BoT mulls new methods to curb debt service ratio
The Bank of Thailand has floated the idea of curbing the debt service ratio (DSR) by requiring lenders to change the computation method based on a borrower's overall debt repayment ability instead of each lending product as a means to control household debt and eliminate financial stability risks.
"The Bank of Thailand has talked with banks for a while about the DSR calculation method based on a borrower's debt repayment replacing the product-by-product basis," said central bank governor Veerathai Santiprabhob. "If new regulations to supervise DSR are needed, we will do it."
The central bank has studied instruments used by several countries to reduce household debt and found that many centred on a borrower's debt servicing ability rather than loan collateral.
Even though some local lenders use DSR as a key condition for loan approval, such guidance is not broadly applied by financial institutions, Mr Veerathai said.
Local financial institutions have focused on debt collateral rather than debt payment ability. For instance, auto lenders always approve loans to those who make high down payments, regardless of the borrower's DSR.
There are many measures to lower household debt, and the central bank will use a combination of policies from monetary policy to macro- and microprudential, Mr Veerathai said.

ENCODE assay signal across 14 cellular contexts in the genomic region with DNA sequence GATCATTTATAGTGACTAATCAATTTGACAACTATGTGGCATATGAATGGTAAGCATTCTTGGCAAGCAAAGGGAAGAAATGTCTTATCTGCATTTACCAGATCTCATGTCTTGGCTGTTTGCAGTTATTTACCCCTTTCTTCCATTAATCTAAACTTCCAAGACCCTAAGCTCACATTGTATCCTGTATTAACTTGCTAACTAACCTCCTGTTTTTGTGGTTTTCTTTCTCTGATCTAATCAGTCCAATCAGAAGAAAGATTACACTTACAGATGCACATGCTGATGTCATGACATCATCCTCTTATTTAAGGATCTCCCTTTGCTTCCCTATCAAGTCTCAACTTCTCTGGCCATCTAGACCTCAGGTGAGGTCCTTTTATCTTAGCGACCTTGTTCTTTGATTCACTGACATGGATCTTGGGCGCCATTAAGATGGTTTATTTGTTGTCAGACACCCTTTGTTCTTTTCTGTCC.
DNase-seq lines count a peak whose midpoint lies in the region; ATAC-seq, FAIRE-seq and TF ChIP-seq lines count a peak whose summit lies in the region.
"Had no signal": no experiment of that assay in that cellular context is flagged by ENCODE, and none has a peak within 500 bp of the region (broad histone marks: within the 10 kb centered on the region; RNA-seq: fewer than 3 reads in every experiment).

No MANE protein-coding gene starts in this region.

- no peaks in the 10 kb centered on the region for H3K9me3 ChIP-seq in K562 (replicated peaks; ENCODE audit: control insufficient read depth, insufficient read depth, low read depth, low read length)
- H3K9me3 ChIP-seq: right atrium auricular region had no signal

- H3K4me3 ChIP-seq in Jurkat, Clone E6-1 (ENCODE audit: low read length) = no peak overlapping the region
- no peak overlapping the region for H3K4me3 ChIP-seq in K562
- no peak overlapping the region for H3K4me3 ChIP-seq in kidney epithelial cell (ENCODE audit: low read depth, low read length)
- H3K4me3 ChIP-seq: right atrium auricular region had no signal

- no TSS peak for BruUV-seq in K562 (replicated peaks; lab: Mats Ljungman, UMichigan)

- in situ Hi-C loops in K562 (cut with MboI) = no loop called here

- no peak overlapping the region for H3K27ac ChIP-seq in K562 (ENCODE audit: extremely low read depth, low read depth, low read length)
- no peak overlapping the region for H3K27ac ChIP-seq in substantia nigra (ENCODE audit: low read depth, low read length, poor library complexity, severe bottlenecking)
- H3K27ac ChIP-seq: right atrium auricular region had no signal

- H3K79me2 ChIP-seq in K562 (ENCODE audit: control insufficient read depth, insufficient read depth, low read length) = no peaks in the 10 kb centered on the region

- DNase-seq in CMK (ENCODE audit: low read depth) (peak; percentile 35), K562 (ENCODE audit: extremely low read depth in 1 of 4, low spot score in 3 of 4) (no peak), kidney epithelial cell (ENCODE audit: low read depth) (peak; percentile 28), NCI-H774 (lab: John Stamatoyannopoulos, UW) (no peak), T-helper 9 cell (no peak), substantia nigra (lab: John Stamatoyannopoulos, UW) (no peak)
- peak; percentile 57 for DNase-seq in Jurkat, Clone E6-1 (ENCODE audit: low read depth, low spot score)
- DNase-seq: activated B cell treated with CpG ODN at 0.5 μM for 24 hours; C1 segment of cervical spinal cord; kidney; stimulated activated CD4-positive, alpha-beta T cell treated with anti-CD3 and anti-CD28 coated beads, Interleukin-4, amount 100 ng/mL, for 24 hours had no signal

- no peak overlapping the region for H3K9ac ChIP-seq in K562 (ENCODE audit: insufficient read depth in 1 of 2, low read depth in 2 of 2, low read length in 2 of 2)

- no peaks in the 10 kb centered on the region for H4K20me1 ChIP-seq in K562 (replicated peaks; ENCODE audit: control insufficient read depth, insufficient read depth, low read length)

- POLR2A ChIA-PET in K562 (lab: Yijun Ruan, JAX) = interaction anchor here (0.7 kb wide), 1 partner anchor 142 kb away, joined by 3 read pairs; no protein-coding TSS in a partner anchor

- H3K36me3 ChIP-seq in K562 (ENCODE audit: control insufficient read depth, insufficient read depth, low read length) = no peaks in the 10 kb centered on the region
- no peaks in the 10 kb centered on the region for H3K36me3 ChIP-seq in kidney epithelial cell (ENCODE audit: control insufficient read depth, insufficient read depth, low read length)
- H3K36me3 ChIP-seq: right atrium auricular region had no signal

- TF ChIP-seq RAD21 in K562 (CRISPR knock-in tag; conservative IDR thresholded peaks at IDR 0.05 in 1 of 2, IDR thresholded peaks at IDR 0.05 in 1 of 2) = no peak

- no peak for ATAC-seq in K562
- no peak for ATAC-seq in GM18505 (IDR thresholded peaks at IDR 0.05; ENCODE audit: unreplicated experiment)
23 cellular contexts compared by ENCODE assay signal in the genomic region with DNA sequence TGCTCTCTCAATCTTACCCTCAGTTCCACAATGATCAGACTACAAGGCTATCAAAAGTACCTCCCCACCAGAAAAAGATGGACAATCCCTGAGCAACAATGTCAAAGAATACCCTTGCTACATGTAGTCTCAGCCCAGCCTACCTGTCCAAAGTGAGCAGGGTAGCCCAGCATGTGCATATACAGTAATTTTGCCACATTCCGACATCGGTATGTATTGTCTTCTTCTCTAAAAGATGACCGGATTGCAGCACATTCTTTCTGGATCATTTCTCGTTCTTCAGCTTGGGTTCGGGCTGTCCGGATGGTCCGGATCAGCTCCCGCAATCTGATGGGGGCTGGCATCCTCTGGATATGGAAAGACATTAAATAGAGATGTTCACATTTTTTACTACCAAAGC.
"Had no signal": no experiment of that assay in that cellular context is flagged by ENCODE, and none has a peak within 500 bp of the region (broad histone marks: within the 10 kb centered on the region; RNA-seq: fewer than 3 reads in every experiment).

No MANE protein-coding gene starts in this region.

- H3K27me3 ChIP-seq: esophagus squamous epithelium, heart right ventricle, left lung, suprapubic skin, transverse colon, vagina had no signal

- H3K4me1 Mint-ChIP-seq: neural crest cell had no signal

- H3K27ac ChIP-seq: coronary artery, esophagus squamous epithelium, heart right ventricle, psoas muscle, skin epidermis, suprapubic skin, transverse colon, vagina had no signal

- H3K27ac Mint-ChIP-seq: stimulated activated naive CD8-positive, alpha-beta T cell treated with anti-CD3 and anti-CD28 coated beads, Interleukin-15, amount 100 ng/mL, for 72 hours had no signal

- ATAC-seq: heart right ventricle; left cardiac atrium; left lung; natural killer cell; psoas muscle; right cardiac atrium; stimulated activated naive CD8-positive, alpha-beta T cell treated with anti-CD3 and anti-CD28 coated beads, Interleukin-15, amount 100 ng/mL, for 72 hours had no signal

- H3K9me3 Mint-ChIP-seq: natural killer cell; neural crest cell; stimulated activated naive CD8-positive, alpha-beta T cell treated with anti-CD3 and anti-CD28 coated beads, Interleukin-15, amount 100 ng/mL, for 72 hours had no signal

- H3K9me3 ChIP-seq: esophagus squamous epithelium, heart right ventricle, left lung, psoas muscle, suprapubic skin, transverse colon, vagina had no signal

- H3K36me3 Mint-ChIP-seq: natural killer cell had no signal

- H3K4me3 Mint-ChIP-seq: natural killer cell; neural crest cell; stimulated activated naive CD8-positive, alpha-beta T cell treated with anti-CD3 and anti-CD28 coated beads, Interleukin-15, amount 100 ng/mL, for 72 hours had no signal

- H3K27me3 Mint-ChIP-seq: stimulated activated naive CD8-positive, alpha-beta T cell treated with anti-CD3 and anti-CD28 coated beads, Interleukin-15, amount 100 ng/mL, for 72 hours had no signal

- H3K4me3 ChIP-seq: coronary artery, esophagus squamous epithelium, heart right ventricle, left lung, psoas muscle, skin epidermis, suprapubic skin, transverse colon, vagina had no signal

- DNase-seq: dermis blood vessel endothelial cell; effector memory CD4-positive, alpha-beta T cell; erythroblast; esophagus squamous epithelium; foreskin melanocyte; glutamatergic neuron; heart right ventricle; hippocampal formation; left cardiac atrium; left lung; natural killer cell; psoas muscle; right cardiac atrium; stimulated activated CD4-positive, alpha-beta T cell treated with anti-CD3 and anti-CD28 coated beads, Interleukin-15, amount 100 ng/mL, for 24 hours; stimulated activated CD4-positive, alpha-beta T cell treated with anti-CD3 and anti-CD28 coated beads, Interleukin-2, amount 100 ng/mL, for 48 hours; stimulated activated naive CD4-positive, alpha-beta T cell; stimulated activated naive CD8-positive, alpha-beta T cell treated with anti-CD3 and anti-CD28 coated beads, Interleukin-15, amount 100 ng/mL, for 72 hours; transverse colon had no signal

Thailand's household debt ratio climbed to 78.2% of GDP at the end of 2018 from 78% at the end of September, driven largely by consumer finance.
Accumulation of household debt, especially auto and mortgage loans, is a risk that the central bank is monitoring because it could hurt future financial stability.
Mr Veerathai has said repeatedly that financial fragility has increased as low interest rates for an extended period have prompted search-for-yield behaviour, particularly in savings cooperatives, corporate loans and mortgages.
Moreover, the central bank has conducted an examination of auto loan businesses after the strong growth of the financial product. But the risk posed by vehicle lending to the financial system would be smaller than that of mortgages because it has nothing to do with investment and speculative demand.
The central bank implemented loan-to-value curbs for housing loans that took effect on April 1.
The measures call for a minimum down payment for third and subsequent mortgages of 30% of the home price, while the minimum down payment for a second housing loan is 10-20%, depending on how long a borrower has made payments on the first mortgage.